The adoption of the Sustainable Development Goals and the Paris Agreement on Climate Change were compelling victories for global diplomacy. Yet these successes only mark the beginning, not the end, of the road. It is now our collective responsibility to ensure that we turn our promises into bold action. For no region is this more important than Africa, where despite more than a decade of growth, millions of people still suffer from poverty and hunger, or are threatened by conflict, instability, or environmental destruction.
While all issues identified by the SDGs are important in today’s interconnected world, there is one area where urgent action can disproportionately increase prosperity in communities across Africa. This critical area is African agriculture and food systems. A healthy and well-nourished population is a prerequisite for eradicating poverty and driving equitable growth, and yet in Sub-Saharan Africa,one in four people are still chronically short of food and millions more lack proper nutrition. These numbers are likely to get worse due to rapid population growth and the impacts of climate change. Yet, Africa’s agricultural potential is huge and it can be unlocked.
To do so, we must treat agriculture as a business opportunity. Nearly two out of three Africans depend on agriculture for their livelihoods. The vast majority of them are smallholder farmers, many of whom are women. If we can turn these small-scale farmers into agro-entrepreneurs and move from subsistence to surplus farming, Africa, which currently spends billions every year on importing food , could not just feed itself, but also become a major exporter. So how do we concretely harness this potential in Africa?
First, we have to significantly increase productivity. Cereal yields in Africa are lower than half the world average. This is not, as anyone who has visited rural Africa knows, due to a lack of effort by African smallholders. It is because farmers lack appropriate resources, critical inputs such as high-yielding seeds, and modern technologies. Adopting efficient policies and scaling-up investment in agriculture, including in research, development and innovation, is crucial for improving both the productivity and sustainability of agriculture. As floods, heat waves and other extreme weather events become more frequent and more severe, farmers need access to drought and heat-tolerant crop varieties and smart irrigation technology.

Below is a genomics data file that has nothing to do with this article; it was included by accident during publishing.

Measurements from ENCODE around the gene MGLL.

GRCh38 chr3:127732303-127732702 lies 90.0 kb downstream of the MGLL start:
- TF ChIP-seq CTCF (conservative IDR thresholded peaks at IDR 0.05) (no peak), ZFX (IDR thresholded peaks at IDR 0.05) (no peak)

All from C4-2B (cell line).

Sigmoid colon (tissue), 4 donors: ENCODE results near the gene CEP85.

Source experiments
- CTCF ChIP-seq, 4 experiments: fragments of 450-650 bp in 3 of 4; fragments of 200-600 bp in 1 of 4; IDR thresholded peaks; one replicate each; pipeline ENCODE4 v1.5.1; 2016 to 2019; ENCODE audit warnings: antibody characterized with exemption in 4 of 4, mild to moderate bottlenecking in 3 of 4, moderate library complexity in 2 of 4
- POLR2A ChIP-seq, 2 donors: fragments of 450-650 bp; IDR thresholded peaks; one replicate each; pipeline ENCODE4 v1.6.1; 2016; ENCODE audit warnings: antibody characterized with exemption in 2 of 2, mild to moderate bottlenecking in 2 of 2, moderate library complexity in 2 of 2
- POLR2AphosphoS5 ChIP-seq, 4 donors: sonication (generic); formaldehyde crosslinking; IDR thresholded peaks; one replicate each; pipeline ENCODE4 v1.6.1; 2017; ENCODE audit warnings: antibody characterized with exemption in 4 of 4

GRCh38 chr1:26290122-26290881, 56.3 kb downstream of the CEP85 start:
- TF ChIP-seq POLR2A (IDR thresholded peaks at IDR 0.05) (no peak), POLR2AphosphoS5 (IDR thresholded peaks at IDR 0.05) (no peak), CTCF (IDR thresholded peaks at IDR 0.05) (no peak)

Second, we have to connect smallholders to markets so that they can sell their produce. This primarily requires governments to invest in the necessary rural infrastructure, but corporations also have a crucial role to play. They can expand links with farmers’ organisations and local agribusinesses and share market access with small-scale farmers in order to develop the value chain. Responsible companies now understand that businesses can benefit from working in partnership with local communities and become a source for growth and stability.
Third, we must ensure that agriculture and food systems improve nutrition. Meeting the different nutritional needs of African communities is key to beating hunger and would help millions of children to live healthy and productive lives. Decision makers need to adopt policies that help smallholders produce nutritious foods such as vegetables, pulses, and fruits, and invest in the development and promotion of new, more nutritious crop varieties that are rich in vitamins and minerals.
As Kofi Annan will stress in his remarks at the 7th Creating Shared Value Global Forum in Abidjan on June 21, a strong and sustainable agricultural sector is crucial to building prosperous societies in Africa. It is for this reason that the Kofi Annan Foundation launched the African Food Systems Initiative, which brings together leaders from all sectors to assist smallholder farmers to increase productivity, enter the value chain, and produce commercial surpluses. If we get this right, we will not just drive inclusive economic growth and employment, but also help make Africa the world’s next breadbasket.
Fabian Lange – Associate Research Officer at the Kofi Annan Foundation.
This post was part of a series produced by Nestlé, in conjunction with the Creating Shared Value Forum (21 June, Côte d’Ivoire, 9 am CET). The Creating Shared Value Forum brings together high level panelists such as Kofi Annan and Michael Porter to discuss how governments, civil society and the private sector can work together to address major socio-economic challenges and accelerate sustainable development in Africa. For more information about the Forum or to follow the event live, click here.